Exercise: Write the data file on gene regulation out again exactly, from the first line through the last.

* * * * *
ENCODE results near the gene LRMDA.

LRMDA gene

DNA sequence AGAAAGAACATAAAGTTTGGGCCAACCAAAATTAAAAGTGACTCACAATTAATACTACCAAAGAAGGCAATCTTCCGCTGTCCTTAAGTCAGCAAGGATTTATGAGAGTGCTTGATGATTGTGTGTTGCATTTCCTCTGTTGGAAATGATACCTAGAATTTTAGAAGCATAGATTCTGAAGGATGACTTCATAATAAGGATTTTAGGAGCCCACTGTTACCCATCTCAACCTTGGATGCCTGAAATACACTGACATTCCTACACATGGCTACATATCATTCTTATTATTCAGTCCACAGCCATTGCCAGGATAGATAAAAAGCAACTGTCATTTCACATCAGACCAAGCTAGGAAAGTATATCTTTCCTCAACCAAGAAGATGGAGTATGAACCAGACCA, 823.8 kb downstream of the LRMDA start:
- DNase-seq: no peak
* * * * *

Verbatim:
ENCODE results near the gene LRMDA.

LRMDA gene

DNA sequence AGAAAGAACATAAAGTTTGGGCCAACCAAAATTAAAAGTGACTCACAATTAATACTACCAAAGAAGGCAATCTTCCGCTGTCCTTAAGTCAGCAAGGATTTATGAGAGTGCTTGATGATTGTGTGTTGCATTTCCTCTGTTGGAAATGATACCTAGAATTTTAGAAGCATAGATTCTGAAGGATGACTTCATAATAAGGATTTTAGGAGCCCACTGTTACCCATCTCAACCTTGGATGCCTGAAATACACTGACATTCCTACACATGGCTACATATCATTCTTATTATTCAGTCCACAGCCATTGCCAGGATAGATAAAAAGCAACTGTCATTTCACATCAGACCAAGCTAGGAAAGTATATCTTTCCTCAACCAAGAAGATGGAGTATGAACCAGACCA, 823.8 kb downstream of the LRMDA start:
- DNase-seq: no peak